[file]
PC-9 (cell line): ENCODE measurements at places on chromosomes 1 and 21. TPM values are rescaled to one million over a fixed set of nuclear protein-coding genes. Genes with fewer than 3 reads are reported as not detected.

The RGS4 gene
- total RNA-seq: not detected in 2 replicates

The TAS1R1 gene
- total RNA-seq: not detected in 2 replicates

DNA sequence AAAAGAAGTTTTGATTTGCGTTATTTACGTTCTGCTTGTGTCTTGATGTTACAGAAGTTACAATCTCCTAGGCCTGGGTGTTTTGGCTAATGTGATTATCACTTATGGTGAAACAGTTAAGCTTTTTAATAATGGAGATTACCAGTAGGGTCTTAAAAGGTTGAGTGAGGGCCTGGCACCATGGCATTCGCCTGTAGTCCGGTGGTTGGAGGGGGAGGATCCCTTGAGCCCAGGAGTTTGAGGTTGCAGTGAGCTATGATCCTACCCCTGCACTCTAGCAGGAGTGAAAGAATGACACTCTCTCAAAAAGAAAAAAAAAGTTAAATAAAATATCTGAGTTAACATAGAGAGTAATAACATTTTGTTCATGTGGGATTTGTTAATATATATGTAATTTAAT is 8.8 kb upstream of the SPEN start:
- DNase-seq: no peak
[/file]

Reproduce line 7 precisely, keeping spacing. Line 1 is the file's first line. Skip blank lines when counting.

- DNase-seq: no peak